Some things to think about

This is a good article I came across just now: Losing My Jihadism.

I also read this blog every now and then because of posts like this.

Google is leading the way (followed by other big names like Yahoo!) in killing the horrible duopoly of internet service in the US by pledging to bid 4.6 Billion dollars on a new spectrum if the goverment forces the "owner of the spectrum bands to allow access to any device, meaning that users would not be locked into subscribing to a carrier in order to use a mobile device, such as a smartphone." I knew I wasn't the only one upset about having to choose between cable internet with TV I don't want and DSL with a phone plan I don't want.

The US candidates for the presidency are embracing technology to try and get their messages out and have meaningful debates that answer questions from real people. People sent a massive amount of videos into YouTube to ask the candidates real questions about a variety of issues. A small number are going to be played in a debate.

Meanwhile, Japan is still using campaign law from the 50's. The use of internet for campaigning is illegal in Japan. Here's a choice quote from a Japanese student: "YouTube is more casual; you watch music videos or funny videos on it, but if the government or any politicians are on the web it doesn't feel right." Give me a break! I don't even know where to begin on what's wrong with this statement. Instead, let me mend this quote for a bit of perspective: "The TV is more casual; you watch music videos or funny videos on it, but if the government or any politicians are on the TV it doesn't feel right."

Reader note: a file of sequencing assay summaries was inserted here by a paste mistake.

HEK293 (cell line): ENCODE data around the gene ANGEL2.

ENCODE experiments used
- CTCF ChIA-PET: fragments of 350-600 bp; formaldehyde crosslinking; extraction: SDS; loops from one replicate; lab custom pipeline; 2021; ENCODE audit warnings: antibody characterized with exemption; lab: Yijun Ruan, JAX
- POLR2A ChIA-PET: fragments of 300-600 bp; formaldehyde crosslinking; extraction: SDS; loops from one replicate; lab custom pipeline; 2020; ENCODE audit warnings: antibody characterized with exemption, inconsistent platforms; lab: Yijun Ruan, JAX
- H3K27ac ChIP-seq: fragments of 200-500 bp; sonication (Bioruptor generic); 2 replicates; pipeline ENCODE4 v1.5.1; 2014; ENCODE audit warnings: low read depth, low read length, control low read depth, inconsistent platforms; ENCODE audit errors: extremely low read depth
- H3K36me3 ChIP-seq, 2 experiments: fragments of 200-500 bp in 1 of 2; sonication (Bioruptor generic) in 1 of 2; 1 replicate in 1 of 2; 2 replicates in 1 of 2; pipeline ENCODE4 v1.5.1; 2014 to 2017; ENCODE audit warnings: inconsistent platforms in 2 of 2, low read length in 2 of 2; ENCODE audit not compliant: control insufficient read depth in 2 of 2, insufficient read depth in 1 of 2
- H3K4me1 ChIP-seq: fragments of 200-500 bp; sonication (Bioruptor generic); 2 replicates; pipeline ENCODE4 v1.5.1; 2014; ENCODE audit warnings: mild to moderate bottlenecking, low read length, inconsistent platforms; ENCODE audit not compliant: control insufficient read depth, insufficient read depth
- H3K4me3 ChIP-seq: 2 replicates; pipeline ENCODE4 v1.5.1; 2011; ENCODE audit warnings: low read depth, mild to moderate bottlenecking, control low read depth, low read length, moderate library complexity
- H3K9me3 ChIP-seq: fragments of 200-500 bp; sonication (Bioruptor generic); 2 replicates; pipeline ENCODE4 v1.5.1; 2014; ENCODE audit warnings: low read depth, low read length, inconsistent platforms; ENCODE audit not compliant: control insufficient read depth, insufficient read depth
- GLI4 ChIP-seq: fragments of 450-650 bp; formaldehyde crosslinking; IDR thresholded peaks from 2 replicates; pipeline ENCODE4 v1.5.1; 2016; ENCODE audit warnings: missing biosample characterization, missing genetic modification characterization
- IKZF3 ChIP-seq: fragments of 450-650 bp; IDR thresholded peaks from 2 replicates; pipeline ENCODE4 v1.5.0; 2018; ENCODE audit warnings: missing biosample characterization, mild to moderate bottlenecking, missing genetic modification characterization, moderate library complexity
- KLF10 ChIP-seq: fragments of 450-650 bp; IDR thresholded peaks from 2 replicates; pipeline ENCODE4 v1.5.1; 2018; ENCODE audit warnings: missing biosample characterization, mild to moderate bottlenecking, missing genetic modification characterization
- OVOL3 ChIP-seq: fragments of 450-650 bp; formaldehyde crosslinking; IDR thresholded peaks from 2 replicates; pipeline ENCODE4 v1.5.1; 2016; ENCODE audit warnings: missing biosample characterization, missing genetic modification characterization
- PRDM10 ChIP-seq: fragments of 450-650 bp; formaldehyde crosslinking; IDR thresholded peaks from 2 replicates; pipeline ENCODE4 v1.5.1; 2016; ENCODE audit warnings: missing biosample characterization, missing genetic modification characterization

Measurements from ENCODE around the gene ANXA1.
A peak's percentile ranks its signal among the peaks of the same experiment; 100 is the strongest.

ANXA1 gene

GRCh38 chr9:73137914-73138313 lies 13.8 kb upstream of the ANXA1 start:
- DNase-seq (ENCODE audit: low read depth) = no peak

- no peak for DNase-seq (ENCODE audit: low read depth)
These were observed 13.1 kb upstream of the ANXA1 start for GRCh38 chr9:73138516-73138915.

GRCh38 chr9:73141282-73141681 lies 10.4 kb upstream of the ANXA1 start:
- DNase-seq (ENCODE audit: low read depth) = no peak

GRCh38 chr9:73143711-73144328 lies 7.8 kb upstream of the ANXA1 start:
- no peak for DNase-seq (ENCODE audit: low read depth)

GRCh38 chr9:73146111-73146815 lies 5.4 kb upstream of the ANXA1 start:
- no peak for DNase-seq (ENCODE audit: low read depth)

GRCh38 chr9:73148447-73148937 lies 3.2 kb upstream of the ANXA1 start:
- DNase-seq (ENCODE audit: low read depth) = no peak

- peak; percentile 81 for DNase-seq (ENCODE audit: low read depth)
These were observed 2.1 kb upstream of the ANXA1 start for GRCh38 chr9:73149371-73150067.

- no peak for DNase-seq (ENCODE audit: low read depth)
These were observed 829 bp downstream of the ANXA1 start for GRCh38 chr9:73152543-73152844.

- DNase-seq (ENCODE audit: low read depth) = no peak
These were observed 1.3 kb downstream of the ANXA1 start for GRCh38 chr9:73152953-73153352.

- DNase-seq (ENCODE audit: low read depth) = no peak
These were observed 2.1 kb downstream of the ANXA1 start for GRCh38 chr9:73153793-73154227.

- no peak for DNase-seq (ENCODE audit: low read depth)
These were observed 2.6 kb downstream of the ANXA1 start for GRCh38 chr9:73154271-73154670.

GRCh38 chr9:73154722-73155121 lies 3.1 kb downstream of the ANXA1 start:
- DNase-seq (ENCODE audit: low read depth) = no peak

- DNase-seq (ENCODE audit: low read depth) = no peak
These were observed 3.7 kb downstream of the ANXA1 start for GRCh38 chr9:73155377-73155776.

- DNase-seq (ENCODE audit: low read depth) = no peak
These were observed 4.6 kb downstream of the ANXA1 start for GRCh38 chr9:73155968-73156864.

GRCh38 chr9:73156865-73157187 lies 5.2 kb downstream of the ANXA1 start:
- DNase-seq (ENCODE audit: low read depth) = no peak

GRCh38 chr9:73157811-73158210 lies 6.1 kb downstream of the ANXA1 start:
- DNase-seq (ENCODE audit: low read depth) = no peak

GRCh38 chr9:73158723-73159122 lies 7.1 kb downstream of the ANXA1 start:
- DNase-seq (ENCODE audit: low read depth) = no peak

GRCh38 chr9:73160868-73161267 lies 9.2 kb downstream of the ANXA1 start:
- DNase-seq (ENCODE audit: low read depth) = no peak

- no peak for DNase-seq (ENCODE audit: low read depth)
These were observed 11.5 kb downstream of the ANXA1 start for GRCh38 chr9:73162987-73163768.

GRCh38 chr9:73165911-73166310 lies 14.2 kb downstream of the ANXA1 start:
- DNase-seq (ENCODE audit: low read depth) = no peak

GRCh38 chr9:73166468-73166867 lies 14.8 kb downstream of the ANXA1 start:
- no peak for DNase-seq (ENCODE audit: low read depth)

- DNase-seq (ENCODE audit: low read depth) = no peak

So if they can't use the internet, Japanese politicians can hand out information, right? Wrong. Pamphlets can only be passed out to 3% of the voters. The only way they can get their message out is the old fashioned loudspeaker. Let me be perfectly clear: I HATE the loudspeaker. I really loathe the intrusive and relentless noise blasting at every major train station in Tokyo. I can handle some people bowing and handing out pamphlets, but turn the damn speaker off! I literally could not hold a conversation a hundred meters away from some political speaker near the exit of Ikebukuro station in Tokyo. Come on people! Organize a venue at a stadium or park and get people who want to listen to come! I miss the laws against noise pollution in the US.

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